ensure that all enrolled patients have a My Health Record;
contribute up to date clinically relevant information to their patients’ My Health Records;
develop, implement and regularly review each enrolled patient’s shared care plan;
provide care coordination for enrolled patients;
provide care for enrolled patients using a team-based approach;
ensure that all team members have roles that utilise their qualifications and allow them to work to their scope of practice;
provide enhanced access for enrolled patients through in-hours telephone support, email or video-conferencing, as well as access to after-hours care where clinically appropriate;
ensure that all enrolled patients are aware of what to do if they require access to after-hours care;
collect data for the evaluation of stage one and for internal quality improvement processes.
Last night’s undecided election results raise many questions – and doctors will say: we told you so.
Family doctors have made it very clear during the lead-up to the federal election that it’s crucial for governments to invest in primary care to keep Australians well and out of hospital.
But not only that, during the longest election campaign in Australia’s history, GPs around the country have had discussions with millions of patients about the future of their healthcare.
Looking at the outcome of the election night, it seems that voters have taken the message to the polling booths.
Wealth should not affect our health
The day after the federal election date was announced, the Royal Australian College of General Practitioners (RACGP) launched the You’ve been targeted campaign, warning people about the looming higher out-of-pocket costs, which have already become a reality.
The aim of the campaign was not to increase health corporate profits or fill doctors’ pockets, it wasn’t even a political campaign – it was all about the message that the Australian people must be able to visit their doctor when they need to.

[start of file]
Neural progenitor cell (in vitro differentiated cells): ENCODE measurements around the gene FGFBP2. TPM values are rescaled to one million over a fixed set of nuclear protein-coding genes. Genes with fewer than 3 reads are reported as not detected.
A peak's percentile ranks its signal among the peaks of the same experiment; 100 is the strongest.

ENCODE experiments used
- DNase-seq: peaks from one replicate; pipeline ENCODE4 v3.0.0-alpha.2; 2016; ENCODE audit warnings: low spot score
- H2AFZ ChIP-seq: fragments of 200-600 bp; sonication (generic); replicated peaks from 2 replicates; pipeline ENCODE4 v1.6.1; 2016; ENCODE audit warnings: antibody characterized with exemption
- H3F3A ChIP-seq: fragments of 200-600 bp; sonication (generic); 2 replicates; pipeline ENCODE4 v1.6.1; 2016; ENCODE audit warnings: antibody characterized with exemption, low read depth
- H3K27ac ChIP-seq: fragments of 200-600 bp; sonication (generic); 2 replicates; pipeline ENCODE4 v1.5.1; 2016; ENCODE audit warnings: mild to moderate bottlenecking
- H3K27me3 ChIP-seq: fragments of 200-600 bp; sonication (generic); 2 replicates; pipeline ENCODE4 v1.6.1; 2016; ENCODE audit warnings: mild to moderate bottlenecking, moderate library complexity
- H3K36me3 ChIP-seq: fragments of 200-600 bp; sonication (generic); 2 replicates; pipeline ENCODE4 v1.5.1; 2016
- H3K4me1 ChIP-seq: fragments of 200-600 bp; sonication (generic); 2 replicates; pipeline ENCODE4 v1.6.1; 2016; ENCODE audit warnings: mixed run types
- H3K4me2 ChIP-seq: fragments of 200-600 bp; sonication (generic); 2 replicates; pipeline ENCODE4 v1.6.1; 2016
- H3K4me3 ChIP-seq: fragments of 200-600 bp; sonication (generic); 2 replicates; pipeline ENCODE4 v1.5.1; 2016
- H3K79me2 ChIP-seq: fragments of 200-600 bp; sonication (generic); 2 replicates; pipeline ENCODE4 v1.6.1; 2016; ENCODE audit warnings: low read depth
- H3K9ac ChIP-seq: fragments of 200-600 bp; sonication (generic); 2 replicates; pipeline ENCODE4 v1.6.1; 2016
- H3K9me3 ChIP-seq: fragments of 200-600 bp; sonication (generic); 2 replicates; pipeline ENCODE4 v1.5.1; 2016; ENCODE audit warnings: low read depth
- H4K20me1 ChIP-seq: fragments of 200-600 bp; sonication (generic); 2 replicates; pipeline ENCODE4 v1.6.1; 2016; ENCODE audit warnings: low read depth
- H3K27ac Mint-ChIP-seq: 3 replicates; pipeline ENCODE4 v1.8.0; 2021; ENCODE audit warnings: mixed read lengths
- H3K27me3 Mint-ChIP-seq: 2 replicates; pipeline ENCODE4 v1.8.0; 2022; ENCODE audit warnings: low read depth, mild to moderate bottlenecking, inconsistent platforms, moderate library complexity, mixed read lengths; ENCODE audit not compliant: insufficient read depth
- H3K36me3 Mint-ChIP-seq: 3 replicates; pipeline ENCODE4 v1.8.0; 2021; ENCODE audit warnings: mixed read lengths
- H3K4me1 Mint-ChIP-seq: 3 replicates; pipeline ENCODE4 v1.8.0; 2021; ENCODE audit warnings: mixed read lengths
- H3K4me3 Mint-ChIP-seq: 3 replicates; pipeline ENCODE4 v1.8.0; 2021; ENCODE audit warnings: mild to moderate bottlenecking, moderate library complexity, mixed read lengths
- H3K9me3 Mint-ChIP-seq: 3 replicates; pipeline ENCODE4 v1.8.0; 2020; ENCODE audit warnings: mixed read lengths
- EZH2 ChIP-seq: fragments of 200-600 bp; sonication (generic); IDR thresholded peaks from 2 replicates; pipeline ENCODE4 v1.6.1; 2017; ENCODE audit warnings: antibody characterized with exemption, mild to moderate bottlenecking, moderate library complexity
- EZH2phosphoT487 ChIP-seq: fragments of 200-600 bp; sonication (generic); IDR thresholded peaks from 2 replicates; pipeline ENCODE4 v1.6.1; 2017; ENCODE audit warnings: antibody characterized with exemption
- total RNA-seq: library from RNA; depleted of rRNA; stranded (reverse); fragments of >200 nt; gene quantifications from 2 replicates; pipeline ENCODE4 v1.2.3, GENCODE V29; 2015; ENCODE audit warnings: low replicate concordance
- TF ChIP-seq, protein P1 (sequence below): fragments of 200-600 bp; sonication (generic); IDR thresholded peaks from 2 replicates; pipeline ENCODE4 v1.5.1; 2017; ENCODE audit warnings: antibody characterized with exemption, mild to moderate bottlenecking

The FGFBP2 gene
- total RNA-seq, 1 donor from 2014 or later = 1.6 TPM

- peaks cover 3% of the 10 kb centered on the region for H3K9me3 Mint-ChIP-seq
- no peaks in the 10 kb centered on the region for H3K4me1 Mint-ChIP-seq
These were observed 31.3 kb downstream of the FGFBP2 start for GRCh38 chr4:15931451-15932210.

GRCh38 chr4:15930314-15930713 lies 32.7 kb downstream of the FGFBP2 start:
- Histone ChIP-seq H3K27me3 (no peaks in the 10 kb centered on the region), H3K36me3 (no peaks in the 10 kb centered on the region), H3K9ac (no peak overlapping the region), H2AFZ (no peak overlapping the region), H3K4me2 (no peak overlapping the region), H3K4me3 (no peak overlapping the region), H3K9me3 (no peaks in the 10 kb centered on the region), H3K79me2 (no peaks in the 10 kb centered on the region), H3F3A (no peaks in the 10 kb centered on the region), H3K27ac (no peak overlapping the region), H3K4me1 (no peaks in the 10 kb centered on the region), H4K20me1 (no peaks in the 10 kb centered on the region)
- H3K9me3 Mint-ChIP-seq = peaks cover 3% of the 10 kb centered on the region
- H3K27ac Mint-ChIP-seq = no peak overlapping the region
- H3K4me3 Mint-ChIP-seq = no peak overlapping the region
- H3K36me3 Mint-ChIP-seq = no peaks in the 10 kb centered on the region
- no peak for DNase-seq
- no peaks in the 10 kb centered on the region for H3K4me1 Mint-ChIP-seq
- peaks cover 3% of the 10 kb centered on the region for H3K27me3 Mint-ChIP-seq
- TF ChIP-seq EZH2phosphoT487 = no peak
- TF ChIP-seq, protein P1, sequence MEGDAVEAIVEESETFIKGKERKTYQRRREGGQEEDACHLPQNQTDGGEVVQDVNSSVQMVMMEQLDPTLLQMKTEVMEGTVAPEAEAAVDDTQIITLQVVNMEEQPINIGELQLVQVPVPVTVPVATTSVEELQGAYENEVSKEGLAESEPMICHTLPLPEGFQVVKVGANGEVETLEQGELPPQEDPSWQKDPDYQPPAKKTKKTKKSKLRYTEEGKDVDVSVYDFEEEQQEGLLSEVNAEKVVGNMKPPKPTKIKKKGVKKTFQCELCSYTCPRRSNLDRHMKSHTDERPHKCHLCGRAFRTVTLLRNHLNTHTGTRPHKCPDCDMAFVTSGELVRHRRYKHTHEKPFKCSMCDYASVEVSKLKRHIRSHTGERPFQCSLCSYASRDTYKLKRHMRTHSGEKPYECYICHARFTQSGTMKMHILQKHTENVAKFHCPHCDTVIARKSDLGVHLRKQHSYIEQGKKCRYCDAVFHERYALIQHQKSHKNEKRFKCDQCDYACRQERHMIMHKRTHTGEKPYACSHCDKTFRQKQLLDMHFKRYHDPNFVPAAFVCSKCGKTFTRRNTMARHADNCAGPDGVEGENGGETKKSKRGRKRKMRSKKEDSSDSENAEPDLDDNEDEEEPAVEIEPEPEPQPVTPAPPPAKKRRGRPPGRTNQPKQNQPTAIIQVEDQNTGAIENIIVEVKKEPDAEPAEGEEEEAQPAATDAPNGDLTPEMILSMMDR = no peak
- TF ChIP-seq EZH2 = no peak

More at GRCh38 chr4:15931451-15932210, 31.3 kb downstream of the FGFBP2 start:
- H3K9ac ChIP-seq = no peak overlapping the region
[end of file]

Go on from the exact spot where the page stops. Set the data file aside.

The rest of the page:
Doctors called on a newly elected government to invest in quality and sustainable general practice to strengthen patient services.
“Our first and foremost responsibility is to our patients,” said RACGP President Dr Frank Jones, “and this is really the message from the College in the campaign, because this is about the fact that we cannot sustain quality general practice under the present Medicare freeze.”
Posters went up in GP surgeries, messages were printed at the bottom of prescriptions, TV ads were aired and there were 2340 syndicated media stories featuring the RACGP on national TV, print and radio, and in medical and consumer media outlets across all formats.
The Australian Medical Association (AMA) followed suit and threw its weight behind the issue, and shortly after many political parties made health a key focus during the election campaign. The policy shift by Labor to lift the Medicare freeze and fund chronic disease management by general practice teams was welcomed by many.
What should happen next?
Whatever the outcome of the election will be, the new government would do well to sit down with GP leaders and develop a long-term plan to strengthen primary care. The message is simple and supported by abundant evidence: strong primary care keeps people well and out of expensive hospitals. Investing in general practice patient care pays off!
Dr Frank Jones: “The RACGP is seeking progressive health reform and a genuine commitment to the future of our healthcare system from our political leaders and we are committed to discussing funding models for a sustainable and effective primary health care system.”
As GPs around the country are moving away from bulk billing, health minister Susan Ley has already indicated she is prepared to look at a medical home model. The proposed appointment of a National Rural Health Commissioner and commitment of the Coalition to pursue a National Rural Generalist Training Pathway is another positive sign.
However, the medical home is more than a hospital avoidance project. “In a patient-centred medical home, patients have a stable and ongoing relationship with a general practice that provides continuous and comprehensive care throughout all life stages,” said Dr Jones. “This model is the most cost-effective way to address the needs of patients, healthcare providers and funders.”
Part of the future plan should be the continuation of high quality primary care research and the introduction of non-face-to-face patient services such as video consultations to improve access to family doctors and to transform Australian primary healthcare to the digital age.
Pharmacies will be handed $1.26 billion for delivering healthcare services. Good for them. But meanwhile the government is not prepared to increase the Medicare rebates patients receive when they see a doctor.